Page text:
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that growth rate represents a significant slowdown from the average over the 1980s, 1990s, and early 2000s. mainly because of the slower growth projected for the nation's sly of labor, which largely results from ongoing retirement of baby boomers and the relative stability in the labor force participation rate among working women. as slack diminishes over the next two years we expect the rate of inflation to rise to the federal reserve's goal of 2% and to stay there on average.nt ha we also anticipate that the federal reserve will slowly raise the target for federal funds and that interest rates over the next few years will be significantly higher than they t are now. e cbo's current economic se projections differ from those they published in august 2016.ow the agency now expects gdp in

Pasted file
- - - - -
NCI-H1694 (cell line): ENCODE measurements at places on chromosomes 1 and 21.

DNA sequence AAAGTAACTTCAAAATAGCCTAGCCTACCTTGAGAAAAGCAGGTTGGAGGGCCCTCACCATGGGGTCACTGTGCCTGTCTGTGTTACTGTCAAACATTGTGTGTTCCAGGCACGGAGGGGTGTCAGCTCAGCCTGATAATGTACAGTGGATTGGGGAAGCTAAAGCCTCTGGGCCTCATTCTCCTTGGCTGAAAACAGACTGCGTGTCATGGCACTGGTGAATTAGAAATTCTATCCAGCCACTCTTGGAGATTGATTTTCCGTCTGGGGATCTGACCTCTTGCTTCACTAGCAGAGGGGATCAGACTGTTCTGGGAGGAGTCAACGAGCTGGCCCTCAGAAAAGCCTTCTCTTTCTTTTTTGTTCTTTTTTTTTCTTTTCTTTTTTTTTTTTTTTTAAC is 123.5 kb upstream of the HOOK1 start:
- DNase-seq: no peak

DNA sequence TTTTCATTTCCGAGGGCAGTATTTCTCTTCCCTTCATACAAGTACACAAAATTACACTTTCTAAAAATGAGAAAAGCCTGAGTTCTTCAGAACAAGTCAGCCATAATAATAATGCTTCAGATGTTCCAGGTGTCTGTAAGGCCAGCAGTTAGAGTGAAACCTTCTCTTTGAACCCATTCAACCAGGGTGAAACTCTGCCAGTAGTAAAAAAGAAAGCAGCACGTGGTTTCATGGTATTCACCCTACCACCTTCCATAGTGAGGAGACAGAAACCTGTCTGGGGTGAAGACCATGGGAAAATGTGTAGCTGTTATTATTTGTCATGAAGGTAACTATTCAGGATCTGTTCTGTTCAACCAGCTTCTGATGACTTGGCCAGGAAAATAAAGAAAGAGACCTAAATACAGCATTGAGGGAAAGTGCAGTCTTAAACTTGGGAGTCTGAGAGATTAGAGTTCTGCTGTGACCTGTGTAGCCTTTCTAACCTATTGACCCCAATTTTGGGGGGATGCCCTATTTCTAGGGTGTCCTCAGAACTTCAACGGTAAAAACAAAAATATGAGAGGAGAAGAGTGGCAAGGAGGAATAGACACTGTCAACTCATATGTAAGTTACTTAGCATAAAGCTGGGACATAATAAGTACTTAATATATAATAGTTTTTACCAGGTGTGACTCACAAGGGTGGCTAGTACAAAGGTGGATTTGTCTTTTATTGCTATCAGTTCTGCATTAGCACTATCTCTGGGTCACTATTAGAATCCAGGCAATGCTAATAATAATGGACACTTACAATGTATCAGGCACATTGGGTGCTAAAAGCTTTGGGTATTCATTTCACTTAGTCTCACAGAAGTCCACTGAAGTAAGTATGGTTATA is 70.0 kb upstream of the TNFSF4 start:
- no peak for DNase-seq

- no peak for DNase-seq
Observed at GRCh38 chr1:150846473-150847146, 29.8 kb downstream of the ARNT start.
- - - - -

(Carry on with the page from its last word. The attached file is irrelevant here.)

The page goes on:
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2016 to be modestly lower than it projected last summer. it also expects lower interest rates in the next five years but projects a higher rate of labor force participation throughout e the next decade than it projected in august. in fiscal year 2016 for the first time since 2009 the federal budget deficit increasen in relation to gdp. cbo projects that over the next ten years if current laws remain generally unchanged budget deficits would follow an upward trajectory.f the results are three main trends. h first strong growth in spending for retirement and health care a programs targeted to older people, especially social security and medicare. second, rise in interest payments on the government's debt. and third, modest growth and revenue collections. by the end of the period the accumulating deficits would drive up debt held by the public from its already high level. moreover, three decades from now if current laws remain in place, that debt would be nearly twice as hay relative to gdp as it is this year and would reach a higher percentage than any previously recorded. such high and rising debt would have serious negative consequences for the budget and the nation including an increased risk of a fiscal crisis. our estimate of the deficit for 2017 is lower than our august estimate primarily because we ro